Appeal: Commercial court, without notice, put worker out of job

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Craig Vickery moved last year from his eastern Indiana home to Perrysburg, Ohio, just outside Toledo, for work at a new job. An Indiana commercial court kept him from starting without even providing him notice he’d been sued, asserts one of the first appeals from the pilot project docket.

“There are still a lot of days that my wife and I look at each other, and we’re still in a state of shock,” Vickery said. “We were accused of things and not given a chance to even tell our side of the story before a temporary restraining order was issued.

“I would have had a lot of things to discount any of the things alleged in the TRO had I been given an opportunity to stand before the court and address it,” he said. “As it stands, I was never given the opportunity. It’s disappointing and kind of a head-scratcher for me.”

The effect of that order on Vickery is profound. He’s been barred from working in his chosen profession for nearly 11 months. But for his new job working in the glass industry, Vickery said he and his family would not have left their home in Randolph County. “It’s certainly been a struggle,” he said of supporting his wife and two children in the meantime.

Vickery, through attorney Kevin Betz, has asked the Indiana Court of Appeals for an expedited review in one of the first challenges of rulings from an Indiana commercial court. The suit alleges the specialized docket touted as a speedier, more efficient means of resolving complex business disputes operated in secret to keep Vickery out of a job in his profession for a year.

betz-kevin-mug Betz

“It seems like this is a combination of an exuberance to serve the corporate community at the cost of individual rights, and with rules regarding jurisdiction that help that and make it more onerous for individuals as well,” Betz said about commercial courts’ special jurisdiction rules.

Ardagh Glass Inc. sued Vickery, who had been a senior mold engineer at the company’s plants in Muncie and Winchester. His employment ended after Vickery claimed he was passed over for a promotion that went to someone who he and a supervisor said was less qualified. Ardagh was granted a temporary restraining order blocking Vickery from going to work for a competitor on July 1 — within hours after Ardagh filed its request, and allegedly without providing notice of the suit or a prior hearing for Vickery. Since then, Vickery has been prevented from reporting to his new job in Perrysburg, at the global headquarters of rival glassmaker Owens-Illinois.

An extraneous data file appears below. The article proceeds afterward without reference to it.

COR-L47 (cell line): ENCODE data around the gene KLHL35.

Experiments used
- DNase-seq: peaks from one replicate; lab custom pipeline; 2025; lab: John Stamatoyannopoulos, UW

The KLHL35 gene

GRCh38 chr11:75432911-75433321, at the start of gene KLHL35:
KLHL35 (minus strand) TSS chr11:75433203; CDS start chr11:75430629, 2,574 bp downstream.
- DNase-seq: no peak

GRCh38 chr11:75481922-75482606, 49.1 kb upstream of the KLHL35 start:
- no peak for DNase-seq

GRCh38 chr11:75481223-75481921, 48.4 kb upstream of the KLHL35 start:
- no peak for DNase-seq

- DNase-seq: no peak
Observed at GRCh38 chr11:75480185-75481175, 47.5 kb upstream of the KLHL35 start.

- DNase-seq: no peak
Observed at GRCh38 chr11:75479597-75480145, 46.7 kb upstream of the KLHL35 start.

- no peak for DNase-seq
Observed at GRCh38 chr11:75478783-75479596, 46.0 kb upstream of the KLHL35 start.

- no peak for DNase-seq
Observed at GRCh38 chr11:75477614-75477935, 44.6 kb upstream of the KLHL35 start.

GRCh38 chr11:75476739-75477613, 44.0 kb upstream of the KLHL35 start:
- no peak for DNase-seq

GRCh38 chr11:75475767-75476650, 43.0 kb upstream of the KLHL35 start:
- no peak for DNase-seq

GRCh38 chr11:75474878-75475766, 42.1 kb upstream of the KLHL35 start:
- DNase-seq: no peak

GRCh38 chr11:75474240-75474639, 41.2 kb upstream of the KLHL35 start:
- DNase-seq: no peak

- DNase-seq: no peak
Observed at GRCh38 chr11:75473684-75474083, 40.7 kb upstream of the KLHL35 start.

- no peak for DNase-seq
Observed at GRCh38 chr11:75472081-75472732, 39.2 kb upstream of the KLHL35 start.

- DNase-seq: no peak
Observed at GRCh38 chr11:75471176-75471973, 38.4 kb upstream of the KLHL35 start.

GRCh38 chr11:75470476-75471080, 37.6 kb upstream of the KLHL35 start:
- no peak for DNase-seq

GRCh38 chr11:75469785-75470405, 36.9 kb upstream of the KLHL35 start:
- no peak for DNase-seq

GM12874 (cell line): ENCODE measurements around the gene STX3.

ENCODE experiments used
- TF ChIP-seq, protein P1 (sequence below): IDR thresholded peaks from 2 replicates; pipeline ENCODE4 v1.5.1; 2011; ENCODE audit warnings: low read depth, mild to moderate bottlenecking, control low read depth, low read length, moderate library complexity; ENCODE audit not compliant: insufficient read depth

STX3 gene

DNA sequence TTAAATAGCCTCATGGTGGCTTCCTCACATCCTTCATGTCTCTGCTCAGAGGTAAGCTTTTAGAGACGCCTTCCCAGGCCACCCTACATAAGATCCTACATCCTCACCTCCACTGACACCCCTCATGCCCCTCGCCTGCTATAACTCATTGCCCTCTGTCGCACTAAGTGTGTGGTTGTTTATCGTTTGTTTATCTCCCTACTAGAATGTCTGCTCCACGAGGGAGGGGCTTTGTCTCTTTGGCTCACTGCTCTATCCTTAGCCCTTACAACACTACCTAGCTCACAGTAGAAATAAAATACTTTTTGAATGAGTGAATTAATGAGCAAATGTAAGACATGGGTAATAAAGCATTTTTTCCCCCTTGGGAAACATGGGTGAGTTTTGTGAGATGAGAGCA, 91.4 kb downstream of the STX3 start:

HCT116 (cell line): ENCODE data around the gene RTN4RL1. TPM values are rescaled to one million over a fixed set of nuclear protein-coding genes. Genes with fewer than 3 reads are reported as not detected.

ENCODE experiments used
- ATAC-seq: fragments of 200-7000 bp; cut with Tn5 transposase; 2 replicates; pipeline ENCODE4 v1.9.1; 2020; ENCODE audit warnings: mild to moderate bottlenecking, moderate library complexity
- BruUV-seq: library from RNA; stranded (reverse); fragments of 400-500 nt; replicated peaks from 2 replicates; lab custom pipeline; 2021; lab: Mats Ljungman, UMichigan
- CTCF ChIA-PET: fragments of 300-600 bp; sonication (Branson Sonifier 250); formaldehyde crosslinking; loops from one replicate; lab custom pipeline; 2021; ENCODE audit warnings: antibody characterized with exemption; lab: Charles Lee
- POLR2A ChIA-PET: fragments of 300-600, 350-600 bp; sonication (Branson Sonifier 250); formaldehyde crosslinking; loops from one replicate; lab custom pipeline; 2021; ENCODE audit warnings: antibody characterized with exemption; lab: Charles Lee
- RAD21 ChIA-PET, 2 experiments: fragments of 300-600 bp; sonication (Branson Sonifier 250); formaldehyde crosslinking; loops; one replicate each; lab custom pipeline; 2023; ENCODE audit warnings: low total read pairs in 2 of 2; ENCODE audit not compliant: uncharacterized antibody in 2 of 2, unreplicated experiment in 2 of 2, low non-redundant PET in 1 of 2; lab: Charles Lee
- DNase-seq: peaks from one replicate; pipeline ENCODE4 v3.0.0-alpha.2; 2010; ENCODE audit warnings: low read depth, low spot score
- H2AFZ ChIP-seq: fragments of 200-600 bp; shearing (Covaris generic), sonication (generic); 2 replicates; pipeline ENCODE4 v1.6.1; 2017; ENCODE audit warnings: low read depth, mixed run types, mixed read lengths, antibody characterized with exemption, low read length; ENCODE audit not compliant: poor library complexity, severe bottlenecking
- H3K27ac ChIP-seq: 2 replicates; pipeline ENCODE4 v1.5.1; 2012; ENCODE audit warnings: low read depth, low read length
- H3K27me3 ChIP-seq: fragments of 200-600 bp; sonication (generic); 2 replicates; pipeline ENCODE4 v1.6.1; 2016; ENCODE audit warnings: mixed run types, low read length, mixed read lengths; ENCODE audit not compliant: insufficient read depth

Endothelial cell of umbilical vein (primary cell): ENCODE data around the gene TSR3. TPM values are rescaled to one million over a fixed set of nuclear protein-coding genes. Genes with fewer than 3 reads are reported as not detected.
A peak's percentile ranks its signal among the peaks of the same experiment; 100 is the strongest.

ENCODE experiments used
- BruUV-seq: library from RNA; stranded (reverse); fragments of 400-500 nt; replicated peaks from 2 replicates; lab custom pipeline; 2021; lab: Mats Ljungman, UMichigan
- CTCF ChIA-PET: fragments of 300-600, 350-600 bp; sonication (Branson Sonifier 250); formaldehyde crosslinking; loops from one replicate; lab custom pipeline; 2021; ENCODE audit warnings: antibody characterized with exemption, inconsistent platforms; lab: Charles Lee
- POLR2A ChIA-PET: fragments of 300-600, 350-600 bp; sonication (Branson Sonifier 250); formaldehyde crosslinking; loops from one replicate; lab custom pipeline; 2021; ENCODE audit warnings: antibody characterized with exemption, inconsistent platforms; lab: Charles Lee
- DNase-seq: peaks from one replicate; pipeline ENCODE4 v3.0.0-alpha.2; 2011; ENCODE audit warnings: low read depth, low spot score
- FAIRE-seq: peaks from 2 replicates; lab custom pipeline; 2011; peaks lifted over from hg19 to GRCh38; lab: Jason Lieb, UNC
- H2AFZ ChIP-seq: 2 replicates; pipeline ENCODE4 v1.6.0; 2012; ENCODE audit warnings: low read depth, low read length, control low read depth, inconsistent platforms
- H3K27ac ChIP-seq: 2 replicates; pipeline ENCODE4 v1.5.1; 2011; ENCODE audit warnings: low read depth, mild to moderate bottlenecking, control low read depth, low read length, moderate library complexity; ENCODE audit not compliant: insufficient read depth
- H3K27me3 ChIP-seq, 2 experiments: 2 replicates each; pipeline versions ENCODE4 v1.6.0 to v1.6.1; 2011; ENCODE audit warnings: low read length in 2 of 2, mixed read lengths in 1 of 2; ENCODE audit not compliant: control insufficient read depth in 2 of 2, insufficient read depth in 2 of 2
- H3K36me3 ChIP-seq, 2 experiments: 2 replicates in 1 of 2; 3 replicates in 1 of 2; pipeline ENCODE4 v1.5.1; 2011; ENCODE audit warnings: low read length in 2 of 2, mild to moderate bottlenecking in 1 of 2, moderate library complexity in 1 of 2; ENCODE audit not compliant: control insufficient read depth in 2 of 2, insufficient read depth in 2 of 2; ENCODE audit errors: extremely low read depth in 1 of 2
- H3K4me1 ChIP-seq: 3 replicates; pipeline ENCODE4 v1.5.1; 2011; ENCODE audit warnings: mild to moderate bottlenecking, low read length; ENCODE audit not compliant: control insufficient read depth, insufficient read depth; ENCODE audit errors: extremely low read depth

Vickery’s appeal alleges that Marion Superior Judge Heather Welch’s grant of the restraining order was “blatantly wrong and unconstitutional.” He claims in the motion to expedite that he’s “quickly running out of resources to live,” having been deprived of a livelihood that paid $80,000 annually and supported his family.

Attorneys for Ardagh including Adam Arceneaux and Derek Molter of Ice Miller LLP did not respond to messages seeking comment about the alleged rules violations and rights deprivation. Arceneaux said Ardagh would not comment on open litigation. They referred to Welch’s rulings in the case.

Ardagh claims Vickery was subject to a noncompete agreement that barred him from working for competitors or sharing trade secrets. In his appeal, though, Vickery argues, “This is a case about secrets — all secrets kept from Craig Vickery. The new Commercial Court secretly enforced a Non-compete Agreement against Vickery” and issued an ex parte temporary restraining order to enforce the agreement before Vickery was given due process.